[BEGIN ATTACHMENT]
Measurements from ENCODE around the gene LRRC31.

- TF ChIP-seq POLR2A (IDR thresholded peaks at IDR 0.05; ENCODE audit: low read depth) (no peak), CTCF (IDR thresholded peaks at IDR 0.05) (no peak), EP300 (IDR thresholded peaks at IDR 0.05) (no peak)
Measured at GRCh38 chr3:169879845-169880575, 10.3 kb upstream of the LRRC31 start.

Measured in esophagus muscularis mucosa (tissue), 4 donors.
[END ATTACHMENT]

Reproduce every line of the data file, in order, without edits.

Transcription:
Measurements from ENCODE around the gene LRRC31.

- TF ChIP-seq POLR2A (IDR thresholded peaks at IDR 0.05; ENCODE audit: low read depth) (no peak), CTCF (IDR thresholded peaks at IDR 0.05) (no peak), EP300 (IDR thresholded peaks at IDR 0.05) (no peak)
Measured at GRCh38 chr3:169879845-169880575, 10.3 kb upstream of the LRRC31 start.

Measured in esophagus muscularis mucosa (tissue), 4 donors.